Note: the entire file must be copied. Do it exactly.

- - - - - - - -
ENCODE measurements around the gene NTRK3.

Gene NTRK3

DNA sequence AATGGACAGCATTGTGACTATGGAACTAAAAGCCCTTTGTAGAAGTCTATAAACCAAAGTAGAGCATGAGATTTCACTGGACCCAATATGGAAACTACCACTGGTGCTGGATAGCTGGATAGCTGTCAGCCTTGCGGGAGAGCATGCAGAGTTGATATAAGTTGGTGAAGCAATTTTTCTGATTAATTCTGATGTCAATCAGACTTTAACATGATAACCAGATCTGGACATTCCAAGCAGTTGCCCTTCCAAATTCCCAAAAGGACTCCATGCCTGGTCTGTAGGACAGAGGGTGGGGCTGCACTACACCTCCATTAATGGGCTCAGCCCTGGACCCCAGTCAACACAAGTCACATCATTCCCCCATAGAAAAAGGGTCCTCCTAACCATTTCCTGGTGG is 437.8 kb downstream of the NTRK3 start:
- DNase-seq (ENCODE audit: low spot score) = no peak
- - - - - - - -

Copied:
ENCODE measurements around the gene NTRK3.

Gene NTRK3

DNA sequence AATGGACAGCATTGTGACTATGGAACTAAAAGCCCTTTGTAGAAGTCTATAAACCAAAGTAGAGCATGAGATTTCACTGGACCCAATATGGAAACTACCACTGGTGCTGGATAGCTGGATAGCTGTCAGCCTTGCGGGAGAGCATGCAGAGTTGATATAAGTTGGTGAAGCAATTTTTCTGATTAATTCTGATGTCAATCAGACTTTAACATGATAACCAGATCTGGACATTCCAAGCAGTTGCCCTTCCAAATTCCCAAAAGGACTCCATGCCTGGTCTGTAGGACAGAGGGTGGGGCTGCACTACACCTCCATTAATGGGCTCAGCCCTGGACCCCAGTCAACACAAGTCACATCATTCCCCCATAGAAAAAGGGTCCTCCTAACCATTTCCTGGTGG is 437.8 kb downstream of the NTRK3 start:
- DNase-seq (ENCODE audit: low spot score) = no peak